Written by Beth Herman
Winter will not give us a break! Noses that drip and stuffed up ears. Fevers that reach 102 degrees, and pink eye that requires two prescriptions and three weeks to relent. An impassable driveway. Temperatures below 40 degrees three weeks in a row. Snow, snow and more snow. But the most annoying thing about this endless winter? The hash it’s made of my running schedule.
I’m an unimpressive runner. Very slow, I stop to use the bathroom every 20 – 30 minutes, get lapped by runners younger and fitter, and passed by those larger and older. I’m not winning medals or breaking any records.But so what! Running makes me feel like a rock star; strong and lean, and I drop it into conversation every chance I get.
Quite simply, I am in love with running. Thrilled with my increased energy level, I adore the couple of uninterrupted hours it gives my husband and me to talk every other morning. Most importantly, running has kept me fit without the stress of dieting, which is not easy at 51 years old.
What this involves is a shift of perspective. Instead of obsessing about what that brownie, cupcake or extra helping of mashed potatoes will add on the scale, think instead of how what you eat affects your workouts. You don’t have to run marathons. Walking, Nia, or tennis will do. Thinking of yourself as an athlete, your food choices are filtered through that lens. I want those cookies but I am not supposed to have them, becomes, I need to eat some turkey to properly fuel myself for my workout in an hour.
Negativity and denial, dangerous issues when it comes to weight, are removed from the equation. Here are some ideas:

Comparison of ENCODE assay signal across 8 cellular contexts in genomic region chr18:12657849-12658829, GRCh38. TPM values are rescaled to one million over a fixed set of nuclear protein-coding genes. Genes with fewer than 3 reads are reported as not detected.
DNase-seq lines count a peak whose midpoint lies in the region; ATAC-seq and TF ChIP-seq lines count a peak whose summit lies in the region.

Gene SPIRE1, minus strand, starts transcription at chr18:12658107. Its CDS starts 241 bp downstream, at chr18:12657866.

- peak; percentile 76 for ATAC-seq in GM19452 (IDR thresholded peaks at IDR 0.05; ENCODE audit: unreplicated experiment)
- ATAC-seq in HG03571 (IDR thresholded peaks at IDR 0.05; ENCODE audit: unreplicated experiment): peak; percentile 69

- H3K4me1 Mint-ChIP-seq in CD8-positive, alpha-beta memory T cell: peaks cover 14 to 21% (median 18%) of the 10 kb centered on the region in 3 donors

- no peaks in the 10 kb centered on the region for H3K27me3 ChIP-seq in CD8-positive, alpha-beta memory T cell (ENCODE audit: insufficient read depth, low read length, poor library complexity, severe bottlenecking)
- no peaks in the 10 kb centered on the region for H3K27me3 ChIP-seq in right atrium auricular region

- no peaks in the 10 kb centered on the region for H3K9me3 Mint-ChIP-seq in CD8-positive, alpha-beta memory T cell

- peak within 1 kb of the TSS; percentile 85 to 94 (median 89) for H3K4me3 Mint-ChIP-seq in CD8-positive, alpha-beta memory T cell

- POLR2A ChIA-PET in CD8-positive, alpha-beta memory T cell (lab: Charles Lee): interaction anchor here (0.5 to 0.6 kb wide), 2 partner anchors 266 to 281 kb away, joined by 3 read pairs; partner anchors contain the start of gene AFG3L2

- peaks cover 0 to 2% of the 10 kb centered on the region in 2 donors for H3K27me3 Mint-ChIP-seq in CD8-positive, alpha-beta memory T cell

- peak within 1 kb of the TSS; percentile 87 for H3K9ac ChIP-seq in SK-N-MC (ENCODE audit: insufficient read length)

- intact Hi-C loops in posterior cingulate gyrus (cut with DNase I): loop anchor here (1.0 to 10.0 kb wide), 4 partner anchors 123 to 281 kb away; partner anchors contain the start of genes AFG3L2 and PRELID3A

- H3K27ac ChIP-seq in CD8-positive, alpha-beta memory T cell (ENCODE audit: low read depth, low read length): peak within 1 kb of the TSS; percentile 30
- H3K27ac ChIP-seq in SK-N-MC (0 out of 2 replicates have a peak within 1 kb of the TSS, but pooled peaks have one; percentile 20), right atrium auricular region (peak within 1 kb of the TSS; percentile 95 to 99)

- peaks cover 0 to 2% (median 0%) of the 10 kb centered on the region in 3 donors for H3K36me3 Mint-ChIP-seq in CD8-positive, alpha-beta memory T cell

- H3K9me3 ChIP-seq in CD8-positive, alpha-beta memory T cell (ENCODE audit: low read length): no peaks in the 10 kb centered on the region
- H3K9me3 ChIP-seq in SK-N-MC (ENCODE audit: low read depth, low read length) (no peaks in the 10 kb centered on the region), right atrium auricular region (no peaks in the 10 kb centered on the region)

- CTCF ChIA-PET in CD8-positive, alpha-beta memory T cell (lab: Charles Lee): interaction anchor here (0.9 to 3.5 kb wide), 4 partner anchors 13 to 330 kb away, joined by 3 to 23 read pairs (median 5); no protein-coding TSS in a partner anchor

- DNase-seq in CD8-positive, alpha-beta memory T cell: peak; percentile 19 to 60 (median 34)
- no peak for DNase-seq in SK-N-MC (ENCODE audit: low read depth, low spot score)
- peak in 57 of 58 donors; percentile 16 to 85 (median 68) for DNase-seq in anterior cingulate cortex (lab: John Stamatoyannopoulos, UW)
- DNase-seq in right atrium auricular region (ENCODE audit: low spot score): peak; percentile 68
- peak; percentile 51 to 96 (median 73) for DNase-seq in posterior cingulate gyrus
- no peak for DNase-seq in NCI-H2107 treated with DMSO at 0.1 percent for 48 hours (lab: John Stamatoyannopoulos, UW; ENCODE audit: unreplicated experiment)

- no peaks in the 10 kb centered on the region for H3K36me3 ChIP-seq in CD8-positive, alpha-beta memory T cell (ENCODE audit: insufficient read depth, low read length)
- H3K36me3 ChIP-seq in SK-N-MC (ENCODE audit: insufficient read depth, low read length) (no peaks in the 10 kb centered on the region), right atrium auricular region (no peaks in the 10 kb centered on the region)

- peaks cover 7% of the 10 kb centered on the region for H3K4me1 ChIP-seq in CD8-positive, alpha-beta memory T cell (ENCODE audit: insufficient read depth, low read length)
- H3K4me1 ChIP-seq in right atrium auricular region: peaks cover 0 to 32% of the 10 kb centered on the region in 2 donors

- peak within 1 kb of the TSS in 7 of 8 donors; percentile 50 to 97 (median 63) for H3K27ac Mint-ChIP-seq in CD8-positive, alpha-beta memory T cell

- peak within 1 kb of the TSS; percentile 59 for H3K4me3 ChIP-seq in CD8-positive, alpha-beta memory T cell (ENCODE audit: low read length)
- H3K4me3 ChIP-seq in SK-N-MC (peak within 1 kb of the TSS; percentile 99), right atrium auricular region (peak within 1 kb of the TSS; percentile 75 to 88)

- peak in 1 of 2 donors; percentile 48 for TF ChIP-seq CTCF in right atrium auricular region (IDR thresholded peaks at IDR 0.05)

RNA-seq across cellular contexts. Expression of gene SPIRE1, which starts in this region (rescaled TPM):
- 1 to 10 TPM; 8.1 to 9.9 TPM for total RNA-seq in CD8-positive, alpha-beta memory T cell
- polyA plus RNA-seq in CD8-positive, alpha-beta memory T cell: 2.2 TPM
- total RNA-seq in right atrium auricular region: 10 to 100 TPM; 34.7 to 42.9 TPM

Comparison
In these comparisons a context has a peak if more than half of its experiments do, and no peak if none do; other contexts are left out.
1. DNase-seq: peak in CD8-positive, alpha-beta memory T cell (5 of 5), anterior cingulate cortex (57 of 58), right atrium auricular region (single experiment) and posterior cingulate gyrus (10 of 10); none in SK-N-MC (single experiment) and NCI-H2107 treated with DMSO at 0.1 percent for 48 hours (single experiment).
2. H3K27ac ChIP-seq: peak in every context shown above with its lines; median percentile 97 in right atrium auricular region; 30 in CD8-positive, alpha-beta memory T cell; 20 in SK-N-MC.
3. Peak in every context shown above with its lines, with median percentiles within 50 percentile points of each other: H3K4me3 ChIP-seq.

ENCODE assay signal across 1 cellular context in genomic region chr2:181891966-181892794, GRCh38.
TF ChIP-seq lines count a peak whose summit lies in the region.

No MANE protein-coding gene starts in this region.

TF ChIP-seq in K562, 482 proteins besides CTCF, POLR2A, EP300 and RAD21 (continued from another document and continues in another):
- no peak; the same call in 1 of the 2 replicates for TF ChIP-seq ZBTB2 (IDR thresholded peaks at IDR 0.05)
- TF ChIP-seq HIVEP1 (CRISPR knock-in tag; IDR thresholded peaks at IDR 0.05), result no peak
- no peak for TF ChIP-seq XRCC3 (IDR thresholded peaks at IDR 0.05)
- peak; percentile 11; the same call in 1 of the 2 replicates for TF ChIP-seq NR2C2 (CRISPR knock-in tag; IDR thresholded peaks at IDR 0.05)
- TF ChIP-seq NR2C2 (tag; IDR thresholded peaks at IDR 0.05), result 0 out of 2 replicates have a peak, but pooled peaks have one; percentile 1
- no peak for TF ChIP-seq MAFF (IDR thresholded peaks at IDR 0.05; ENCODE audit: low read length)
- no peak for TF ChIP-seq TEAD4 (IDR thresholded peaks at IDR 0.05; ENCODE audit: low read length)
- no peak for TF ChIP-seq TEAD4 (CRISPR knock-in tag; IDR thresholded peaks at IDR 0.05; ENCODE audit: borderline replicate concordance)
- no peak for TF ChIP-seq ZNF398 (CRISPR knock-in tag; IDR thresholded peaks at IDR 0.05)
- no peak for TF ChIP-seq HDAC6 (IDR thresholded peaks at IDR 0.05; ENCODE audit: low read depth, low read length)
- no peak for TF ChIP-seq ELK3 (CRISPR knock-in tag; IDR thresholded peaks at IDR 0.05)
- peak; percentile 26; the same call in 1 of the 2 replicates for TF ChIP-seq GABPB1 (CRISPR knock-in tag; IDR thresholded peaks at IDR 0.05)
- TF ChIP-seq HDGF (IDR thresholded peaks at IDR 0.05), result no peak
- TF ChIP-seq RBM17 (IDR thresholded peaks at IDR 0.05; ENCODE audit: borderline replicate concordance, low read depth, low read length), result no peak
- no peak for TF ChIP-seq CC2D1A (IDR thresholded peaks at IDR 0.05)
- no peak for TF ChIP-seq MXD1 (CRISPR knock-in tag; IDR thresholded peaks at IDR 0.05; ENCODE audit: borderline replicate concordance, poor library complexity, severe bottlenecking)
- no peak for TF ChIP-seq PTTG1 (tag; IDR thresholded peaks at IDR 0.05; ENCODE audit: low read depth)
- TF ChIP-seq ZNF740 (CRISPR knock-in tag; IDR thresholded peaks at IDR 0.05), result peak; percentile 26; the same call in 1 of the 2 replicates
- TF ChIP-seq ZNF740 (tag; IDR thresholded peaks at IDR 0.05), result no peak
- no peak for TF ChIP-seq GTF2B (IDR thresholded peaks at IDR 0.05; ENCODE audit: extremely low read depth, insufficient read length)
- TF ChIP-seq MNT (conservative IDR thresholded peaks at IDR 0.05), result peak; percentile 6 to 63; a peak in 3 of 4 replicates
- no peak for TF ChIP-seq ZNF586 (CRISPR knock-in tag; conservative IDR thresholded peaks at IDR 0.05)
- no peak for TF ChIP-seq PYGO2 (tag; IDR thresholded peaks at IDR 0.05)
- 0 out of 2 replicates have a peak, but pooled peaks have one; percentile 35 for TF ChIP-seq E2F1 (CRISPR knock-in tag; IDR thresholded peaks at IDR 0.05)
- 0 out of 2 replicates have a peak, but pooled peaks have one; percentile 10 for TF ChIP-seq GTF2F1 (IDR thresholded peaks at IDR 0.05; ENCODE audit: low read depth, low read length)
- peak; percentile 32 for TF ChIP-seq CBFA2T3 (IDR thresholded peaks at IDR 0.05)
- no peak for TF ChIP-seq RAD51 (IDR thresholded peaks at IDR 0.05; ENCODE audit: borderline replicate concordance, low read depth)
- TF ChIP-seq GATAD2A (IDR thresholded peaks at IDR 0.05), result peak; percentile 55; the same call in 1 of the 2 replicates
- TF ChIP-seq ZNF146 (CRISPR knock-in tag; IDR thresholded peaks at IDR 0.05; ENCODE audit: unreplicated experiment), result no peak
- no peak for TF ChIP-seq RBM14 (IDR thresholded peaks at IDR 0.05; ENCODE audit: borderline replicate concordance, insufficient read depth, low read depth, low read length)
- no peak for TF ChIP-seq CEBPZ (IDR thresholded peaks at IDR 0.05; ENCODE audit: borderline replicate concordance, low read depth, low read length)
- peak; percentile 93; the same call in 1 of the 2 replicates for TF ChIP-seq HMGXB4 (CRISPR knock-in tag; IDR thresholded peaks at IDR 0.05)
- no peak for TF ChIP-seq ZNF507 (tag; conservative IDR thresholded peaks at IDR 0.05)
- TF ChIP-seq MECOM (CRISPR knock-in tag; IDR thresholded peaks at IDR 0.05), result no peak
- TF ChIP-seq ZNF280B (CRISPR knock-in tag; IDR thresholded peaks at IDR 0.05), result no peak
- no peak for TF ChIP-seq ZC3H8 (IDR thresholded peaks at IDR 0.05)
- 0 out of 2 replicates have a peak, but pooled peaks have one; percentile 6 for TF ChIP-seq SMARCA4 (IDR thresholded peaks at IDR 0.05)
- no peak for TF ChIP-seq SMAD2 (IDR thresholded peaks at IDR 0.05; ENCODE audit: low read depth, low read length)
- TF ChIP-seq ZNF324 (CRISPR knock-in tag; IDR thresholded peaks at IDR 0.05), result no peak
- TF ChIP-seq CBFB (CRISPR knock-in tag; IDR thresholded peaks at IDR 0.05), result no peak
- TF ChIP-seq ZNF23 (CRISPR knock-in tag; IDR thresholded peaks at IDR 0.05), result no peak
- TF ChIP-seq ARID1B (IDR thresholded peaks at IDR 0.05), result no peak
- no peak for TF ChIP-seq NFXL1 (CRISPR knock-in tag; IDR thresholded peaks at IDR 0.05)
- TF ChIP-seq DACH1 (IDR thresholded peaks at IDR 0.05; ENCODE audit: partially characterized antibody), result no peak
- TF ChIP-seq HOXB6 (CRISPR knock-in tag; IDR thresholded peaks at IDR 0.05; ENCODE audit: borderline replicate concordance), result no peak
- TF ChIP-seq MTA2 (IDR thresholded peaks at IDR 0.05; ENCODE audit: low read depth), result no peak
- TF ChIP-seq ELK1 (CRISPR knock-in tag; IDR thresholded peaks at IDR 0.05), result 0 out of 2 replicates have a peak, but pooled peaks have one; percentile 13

1) Allow yourself to fall in love; cultivate an interest in walking, running, yoga, or nia. Read everything you can on the activity, as if you were preparing to learn knitting, Spanish cooking or bird watching.
2) It’s never too late to start. I didn’t begin running until my mid forties.
3) Take ego, appearance and weight out of it. Thoughts like, “I have to do this because it will help me to lose weight,” are negative. Do your regular workout as a result of your commitment to the activity.
4) Begin with baby steps: I started out running up and down my driveway, now I can go up to 90 minutes at a time.
5) Find a mentor. People enjoy helping others pursue a shared passion. My guru was a single woman 21 years my junior. An accomplished runner who had run every U.S. marathon at least twice, she came to my neighborhood once a week, keeping me laughing and distracted as we hauled up the hills of my development. She lives in Europe now with her husband and new baby.These days when we get together it’s over a meal and a glass of wine- and I don’t even count the calories!
In addition to being a runner, Beth Herman is an artist and essayist.